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Posts tagged Culture

Warwick Report exposes systematic divides in UK culture
February 24, 2015 | 12:25 pm

Unsurprisingly from the country that gave the world the concept of philistinism, the 2015 Report by the Warwick Commission on the Future of Cultural Value, Enriching Britain: Culture, Creativity and Growth - otherwise known as the Warwick Report - has found that "the government and the cultural and creative industries need to take a united and coherent approach that guarantees equal access for everyone to a rich cultural education and the opportunity to live a creative life. There are barriers and inequalities in Britain today that prevent this from being a universal human right. This is bad for business and...

UK Arts Council launches new advocacy magazine for arts
November 19, 2014 | 6:20 pm

Perhaps mindful of some of the current UK government's attitude towards the arts and creative disciplines, the Arts Council of England, the country's top creative and arts funding body, has just launched a new magazine called Create, "a new journal that aims to stimulate discussion about the true value of art and culture to our society" - though one suspects that in this context, they're talking about monetary value. The first issue is available to read in full here. Create bears the subtitle "A journal of perspectives on the value of art and culture" - not an especially strong indicator of confidence in...

French government’s cultural pretensions exploded by ministerial gaffe
October 31, 2014 | 12:26 pm

France can be proud that one of its best veteran writers, Patrick Modiano, has lived up to its great literary and intellectual traditions by winning the 2014 Nobel Prize for Literature. It can be far less proud of its current government's continuing antics in its own rearguard action against the supposed encroachment of Americanism, the modern world, and reality in general. Fleur Pellerin, France's current Minister of Culture and Communications (born in South Korea but adopted in infancy and raised in France), admitted on air after the announcement of the award that she had enjoyed the author's company - but could...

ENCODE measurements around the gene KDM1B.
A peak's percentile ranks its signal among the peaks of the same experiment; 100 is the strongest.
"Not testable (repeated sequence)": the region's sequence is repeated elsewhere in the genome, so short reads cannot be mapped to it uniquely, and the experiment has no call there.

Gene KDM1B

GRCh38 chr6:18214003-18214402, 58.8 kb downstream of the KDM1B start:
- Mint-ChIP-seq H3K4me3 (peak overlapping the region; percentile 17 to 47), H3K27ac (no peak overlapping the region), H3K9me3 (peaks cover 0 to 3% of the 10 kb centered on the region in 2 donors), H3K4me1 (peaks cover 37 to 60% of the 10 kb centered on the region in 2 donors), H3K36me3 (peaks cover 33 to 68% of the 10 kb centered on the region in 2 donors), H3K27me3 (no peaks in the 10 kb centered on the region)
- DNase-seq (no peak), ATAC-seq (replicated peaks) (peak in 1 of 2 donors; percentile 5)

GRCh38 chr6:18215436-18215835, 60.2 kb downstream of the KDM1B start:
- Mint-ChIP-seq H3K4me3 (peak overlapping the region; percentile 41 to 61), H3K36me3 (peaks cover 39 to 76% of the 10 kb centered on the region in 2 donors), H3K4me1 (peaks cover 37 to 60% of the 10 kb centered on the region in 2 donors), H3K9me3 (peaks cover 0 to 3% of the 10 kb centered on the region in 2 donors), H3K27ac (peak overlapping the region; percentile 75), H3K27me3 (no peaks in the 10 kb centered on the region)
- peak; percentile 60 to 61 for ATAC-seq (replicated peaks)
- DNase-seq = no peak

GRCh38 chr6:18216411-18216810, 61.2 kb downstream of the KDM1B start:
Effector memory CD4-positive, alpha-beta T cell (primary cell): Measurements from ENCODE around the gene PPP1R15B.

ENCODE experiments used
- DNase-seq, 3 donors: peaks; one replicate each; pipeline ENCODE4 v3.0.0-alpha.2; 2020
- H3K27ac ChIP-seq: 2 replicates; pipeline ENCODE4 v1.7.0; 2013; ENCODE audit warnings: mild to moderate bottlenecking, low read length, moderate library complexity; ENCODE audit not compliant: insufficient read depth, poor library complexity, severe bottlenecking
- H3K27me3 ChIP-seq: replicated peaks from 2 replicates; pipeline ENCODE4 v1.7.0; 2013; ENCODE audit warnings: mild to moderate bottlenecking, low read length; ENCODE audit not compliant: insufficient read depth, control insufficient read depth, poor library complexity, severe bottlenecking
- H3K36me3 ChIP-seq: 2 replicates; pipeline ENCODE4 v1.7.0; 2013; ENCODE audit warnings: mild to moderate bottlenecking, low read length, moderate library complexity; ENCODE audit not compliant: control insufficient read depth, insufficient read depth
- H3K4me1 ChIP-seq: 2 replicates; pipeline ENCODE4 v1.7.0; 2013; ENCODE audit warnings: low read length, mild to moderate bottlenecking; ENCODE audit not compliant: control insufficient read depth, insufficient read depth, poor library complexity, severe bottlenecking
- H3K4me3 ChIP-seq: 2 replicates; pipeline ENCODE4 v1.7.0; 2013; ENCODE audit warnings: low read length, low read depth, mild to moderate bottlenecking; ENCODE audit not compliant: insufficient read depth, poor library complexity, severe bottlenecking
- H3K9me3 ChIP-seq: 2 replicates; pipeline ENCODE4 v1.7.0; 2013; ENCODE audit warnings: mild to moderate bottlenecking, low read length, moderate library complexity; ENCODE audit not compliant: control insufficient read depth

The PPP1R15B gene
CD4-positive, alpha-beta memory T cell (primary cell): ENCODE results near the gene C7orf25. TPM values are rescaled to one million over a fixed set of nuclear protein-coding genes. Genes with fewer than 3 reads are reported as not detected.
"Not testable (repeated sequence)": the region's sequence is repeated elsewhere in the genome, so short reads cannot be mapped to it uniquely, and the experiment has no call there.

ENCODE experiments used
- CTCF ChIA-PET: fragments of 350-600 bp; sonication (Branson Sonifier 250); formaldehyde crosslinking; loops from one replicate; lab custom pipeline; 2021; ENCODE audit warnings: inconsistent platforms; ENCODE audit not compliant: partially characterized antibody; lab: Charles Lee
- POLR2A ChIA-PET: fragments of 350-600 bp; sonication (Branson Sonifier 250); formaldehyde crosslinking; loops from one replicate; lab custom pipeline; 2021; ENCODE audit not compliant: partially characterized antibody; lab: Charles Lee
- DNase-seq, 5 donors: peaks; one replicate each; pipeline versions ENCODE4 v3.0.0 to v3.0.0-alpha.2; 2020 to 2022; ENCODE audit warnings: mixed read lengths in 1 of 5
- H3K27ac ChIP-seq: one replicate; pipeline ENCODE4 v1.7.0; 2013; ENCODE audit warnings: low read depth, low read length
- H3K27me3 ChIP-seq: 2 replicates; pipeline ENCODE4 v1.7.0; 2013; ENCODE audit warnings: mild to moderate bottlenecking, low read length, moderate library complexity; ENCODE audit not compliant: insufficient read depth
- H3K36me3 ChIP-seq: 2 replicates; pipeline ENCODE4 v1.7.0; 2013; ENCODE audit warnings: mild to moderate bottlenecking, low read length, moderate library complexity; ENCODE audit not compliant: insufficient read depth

What is Faber’s new division supposed to do? And is digital the savior of high culture?
October 6, 2014 | 10:29 am

According to a report in The Bookseller, Henry Volans, head of Faber Digital, has been tasked to form a new division of Faber and Faber, Faber Press, with the goal of creating a new kind of business for the venerable UK literary publisher. The exact purpose of this new structure is not yet clear, except that, according to several reports, it unites Volans's current purview at Faber Digital with Faber Finds and Faber Fine Press, as well as embracing Faber's poetry, drama, film, and classical music lists. Faber Press apparently does not bring any change in editorial policy, with commissioning still...

Step up now to save Blake’s Cottage
July 25, 2014 | 2:25 pm

Cottage-in-Milton-1024x571 William Blake is not only one of England's most celebrated and beloved literary and artistic sons worldwide, he is also author of what has become the unofficial English national anthem, "Jerusalem." Yet the cottage in Felpham, Sussex, where he composed "Jerusalem" is now up for sale to private buyers after UK cultural bodies failed to make a move to save it. The Blake Society, custodians of his memory, have been given a strictly time-limited opportunity to buy the property at a discount - if they can find enough donors. "We have until the 31 October 2014 to raise enough money to...

Sajid Javid appointment two cheers for UK culture?
April 11, 2014 | 10:25 am

Sajid_SittingThe exit of Maria Miller, former UK Secretary of State for Culture, Media and Sport, over inflated expenses claims, and her replacement by Sajiv Javid, who becomes the first "the first Asian male Conservative cabinet minister," as the BBC put it, could be seen as a positive signal for an embattled sector in British life. But both Miller and Javid's post is immediately junior to that of the widely reviled Ed Vaizey, UK Minister for Culture, who has presided over systematic yet deniable neglect of the UK public libraries, apparently on ideological grounds. Despite Javid's highly politically correct credentials on ethnic...